As your business grows, change happens. Some changes are organic, gradual and easy to implement. Others can be met with outrage and culture shock. This happens a lot in the world of technology. As systems change and software and hardware get upgraded, we hear a lot of complaining of how it used to be.
So why change? Maybe your software is not being supported anymore. Maybe you’ve outgrown your current technology and need to upgrade because your killing it in business. Congrats. Whatever the case, rolling out a new technology is especially hard for staff that has been accustomed to doing things a certain way for a long time. We are creatures of habit. We like things to be less work and let’s face it, learning a new system is just more work! It’s not just technology, new management can impact the culture of a business. The visions of a new leadership team can crush a team, or lift its spirits, depending on how it’s received by the staff.
I recently had lunch with a good friend in the business of OCM (Organizational Change Management). Anne Kelly spends her days helping companies make the “people changes” they need to grow. Anne and I work on similar projects from different sides. Anne works on the “people” side of things while I work on the “tech “side.
Anne had recently attended a seminar on maintaining operational excellence. Long story short, the seminar was about the process improvement journey, and how a culture needs to transform to make process improvement part of the organization’s DNA. But the seminar focused on a tool that could be used to document process flows and see how often they are accessed or updated. A tool, no matter how nifty it is, will not transform your culture. Culture is a set of beliefs, customs, and practices that are ingrained in the people of the organization. To transform an organization, whether through process improvement, RPA (robotic process automation), ERP systems, or re-organizing the structure itself, you have to focus on the people. This is where Organizational Change Management (OCM) comes in.
“People often think that OCM is just communication and training. If you train people on a new system and tell them it’s coming, they will magically just do things differently. Think about the people in your organization…does that sound like enough to change their beliefs, behaviors, and practices? OCM has to start at the top; with the Leadership team. If you don’t start with coaching the leadership team on what the desired behaviors and traits are, then your change has stalled before it ever got started. The leadership team needs to be champions of the change, and they have to drive it.” Says Anne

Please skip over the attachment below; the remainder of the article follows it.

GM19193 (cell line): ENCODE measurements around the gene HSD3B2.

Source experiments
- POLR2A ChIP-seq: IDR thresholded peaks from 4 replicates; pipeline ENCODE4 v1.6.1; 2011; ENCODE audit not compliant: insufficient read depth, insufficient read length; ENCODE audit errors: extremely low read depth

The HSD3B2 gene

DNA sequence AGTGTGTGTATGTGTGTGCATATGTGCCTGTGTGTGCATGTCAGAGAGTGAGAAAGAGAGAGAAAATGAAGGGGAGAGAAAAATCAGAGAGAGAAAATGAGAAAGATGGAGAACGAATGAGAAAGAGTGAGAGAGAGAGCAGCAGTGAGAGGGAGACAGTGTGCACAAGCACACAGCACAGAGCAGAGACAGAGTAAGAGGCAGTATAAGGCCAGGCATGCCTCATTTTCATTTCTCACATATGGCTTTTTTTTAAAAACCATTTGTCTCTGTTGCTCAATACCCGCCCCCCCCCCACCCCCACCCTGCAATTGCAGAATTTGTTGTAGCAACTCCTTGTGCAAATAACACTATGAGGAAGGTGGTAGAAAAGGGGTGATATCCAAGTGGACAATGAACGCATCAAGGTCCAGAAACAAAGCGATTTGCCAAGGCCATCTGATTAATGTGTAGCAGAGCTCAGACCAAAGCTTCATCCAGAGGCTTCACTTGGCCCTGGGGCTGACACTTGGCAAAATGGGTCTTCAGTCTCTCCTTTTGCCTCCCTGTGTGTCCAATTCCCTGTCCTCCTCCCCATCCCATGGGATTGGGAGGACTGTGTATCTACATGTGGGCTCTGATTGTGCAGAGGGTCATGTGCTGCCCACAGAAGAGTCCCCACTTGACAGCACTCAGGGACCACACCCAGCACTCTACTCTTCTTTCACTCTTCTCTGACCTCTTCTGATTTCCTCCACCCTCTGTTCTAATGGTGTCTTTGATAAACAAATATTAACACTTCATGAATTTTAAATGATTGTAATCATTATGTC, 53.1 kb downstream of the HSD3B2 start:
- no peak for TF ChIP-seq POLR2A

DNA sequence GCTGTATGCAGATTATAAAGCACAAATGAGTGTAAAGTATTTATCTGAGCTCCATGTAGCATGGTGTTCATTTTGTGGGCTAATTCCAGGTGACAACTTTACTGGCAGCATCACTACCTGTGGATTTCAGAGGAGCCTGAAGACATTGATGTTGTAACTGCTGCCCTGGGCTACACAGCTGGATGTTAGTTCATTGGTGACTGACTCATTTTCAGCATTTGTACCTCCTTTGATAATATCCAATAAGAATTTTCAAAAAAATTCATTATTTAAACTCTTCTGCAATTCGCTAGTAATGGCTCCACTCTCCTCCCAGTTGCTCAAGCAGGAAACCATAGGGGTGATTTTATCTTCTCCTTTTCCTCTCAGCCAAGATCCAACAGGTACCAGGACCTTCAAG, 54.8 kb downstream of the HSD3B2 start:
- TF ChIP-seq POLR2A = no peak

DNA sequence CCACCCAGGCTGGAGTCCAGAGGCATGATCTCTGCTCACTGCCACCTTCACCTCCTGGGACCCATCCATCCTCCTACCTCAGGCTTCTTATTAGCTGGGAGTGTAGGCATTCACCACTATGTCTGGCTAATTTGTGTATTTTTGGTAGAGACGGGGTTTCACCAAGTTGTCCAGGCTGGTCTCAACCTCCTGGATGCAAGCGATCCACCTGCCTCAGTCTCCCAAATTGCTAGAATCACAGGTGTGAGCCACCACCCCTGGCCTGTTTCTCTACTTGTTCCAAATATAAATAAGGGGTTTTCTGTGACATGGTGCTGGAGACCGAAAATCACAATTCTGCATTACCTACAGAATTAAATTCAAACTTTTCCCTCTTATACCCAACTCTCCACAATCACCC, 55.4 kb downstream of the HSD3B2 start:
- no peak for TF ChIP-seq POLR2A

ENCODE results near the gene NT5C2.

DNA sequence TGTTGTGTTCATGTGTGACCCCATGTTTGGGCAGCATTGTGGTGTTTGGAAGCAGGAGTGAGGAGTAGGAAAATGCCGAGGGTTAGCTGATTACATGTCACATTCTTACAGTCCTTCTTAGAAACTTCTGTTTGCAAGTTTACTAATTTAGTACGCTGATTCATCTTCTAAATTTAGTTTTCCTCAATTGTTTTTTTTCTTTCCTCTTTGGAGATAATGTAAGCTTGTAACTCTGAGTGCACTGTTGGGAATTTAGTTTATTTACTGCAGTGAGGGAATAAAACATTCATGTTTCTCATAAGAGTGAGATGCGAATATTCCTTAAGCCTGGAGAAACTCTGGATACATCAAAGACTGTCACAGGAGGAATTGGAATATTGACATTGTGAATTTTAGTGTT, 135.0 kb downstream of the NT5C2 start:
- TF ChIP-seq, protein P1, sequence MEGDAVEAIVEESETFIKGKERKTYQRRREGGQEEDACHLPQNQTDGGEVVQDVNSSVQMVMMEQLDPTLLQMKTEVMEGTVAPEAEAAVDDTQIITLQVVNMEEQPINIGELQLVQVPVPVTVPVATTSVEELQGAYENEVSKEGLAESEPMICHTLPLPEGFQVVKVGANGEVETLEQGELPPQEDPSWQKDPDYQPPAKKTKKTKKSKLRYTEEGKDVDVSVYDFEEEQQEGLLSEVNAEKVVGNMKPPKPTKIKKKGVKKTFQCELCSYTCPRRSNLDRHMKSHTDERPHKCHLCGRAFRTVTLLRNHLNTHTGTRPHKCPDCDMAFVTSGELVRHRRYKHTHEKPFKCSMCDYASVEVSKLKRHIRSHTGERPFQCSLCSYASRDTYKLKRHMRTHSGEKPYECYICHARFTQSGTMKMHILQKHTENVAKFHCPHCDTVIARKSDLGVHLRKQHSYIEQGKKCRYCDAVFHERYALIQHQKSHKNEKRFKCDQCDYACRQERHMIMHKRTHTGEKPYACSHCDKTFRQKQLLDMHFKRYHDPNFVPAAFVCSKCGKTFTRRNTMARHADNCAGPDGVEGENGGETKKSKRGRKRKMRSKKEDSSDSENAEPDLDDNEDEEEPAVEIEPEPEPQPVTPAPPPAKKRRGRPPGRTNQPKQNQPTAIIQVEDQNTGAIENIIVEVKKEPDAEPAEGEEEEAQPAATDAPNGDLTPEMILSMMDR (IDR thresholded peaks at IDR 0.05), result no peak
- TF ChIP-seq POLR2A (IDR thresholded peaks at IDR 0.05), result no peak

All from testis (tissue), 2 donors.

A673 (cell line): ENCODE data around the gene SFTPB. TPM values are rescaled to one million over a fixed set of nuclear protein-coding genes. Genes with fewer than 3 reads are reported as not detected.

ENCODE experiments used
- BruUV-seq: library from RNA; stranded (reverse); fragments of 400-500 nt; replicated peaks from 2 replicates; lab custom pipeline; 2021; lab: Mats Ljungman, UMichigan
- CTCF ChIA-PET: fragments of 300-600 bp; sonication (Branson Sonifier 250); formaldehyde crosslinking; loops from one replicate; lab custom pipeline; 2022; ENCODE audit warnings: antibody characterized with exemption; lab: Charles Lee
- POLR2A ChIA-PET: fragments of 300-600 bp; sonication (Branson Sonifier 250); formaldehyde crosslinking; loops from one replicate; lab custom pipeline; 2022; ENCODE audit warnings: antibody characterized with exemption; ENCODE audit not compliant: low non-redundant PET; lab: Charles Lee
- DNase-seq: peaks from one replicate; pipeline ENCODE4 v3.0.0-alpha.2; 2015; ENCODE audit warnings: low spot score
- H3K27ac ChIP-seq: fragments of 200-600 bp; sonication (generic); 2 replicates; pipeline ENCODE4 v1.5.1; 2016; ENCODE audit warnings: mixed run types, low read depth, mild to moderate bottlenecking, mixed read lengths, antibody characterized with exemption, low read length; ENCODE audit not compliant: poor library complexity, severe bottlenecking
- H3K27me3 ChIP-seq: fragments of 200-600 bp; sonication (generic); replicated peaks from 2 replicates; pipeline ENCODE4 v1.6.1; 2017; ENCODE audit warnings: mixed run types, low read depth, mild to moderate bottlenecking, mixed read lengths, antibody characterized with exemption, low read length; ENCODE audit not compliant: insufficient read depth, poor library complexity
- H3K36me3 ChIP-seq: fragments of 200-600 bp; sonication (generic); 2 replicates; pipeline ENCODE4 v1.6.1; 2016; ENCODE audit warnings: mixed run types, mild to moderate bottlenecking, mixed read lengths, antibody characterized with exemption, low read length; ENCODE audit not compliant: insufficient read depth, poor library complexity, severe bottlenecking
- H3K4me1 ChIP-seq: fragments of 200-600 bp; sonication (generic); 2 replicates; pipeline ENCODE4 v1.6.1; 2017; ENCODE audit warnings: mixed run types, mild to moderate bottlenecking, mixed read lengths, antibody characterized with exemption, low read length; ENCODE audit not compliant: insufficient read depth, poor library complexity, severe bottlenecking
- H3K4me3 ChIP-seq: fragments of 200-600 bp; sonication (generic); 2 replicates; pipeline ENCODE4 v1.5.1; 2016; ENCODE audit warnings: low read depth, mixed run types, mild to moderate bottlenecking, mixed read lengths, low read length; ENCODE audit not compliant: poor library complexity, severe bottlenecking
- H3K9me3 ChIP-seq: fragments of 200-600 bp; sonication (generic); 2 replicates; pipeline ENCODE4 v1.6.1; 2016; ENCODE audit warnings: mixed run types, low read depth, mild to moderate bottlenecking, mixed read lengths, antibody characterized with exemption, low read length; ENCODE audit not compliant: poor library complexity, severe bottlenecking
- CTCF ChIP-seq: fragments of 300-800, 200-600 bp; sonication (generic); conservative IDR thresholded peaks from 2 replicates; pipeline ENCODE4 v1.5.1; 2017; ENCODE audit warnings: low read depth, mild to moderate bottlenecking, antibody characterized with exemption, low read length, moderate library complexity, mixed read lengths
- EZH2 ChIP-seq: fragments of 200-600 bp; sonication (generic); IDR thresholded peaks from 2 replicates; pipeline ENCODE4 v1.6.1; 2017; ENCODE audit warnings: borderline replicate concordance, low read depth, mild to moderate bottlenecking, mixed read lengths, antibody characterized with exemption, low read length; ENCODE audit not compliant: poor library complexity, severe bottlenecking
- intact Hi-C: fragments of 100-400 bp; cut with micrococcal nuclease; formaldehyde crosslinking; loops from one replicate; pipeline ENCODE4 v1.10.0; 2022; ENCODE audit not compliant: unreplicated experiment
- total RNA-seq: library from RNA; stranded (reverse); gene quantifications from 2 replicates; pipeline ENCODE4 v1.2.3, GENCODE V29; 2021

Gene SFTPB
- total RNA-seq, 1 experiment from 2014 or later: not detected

OCM also needs to focus on the organizational and individual KPI’s. Let’s say for instance you are implementing a Customer Relationship Management (CRM) system. In order for a system like this to work, people need to add all of their contacts to the CRM and maintain that data on a regular basis. You can ask the employees to do this, and they might, but it’s a hit or miss strategy. What if instead you measure data related to new and updated contacts and tie their bonus or performance increase, at least in part, on the number of contacts they add and update every year. Imagine the behavior change this would drive!
Now you have the leadership championing the change. You have new metrics designed to fit the future of your business and your strategic vision. Change is hard, and typically takes a lot of mental and emotional work. The key here is that you cannot over-communicate, and you must communicate utilizing different channels (email, in person meetings, department meetings, video boards, etc.). Think about this – we remember:
- 20% of what we hear (passive)
- 30% of what we see and hear (passive)
- 70% of what we say and write (active)
- 90% of what we say as we do (active)
Anne says “Once go-live hits, there is going to be a dip in performance while everyone works out the kinks. During this phase, it’s important to be patient, answer people’s questions, and do not get frustrated. One Harvard Business review article claimed that changes to your culture can take 5 – 10 years, so don’t forget adoption is key.”
This is, of course, is just a brief overview of things to think about when considering Organizational Change Management.
For more information on the Technology side, you can contact Jim Penttila @ [email protected]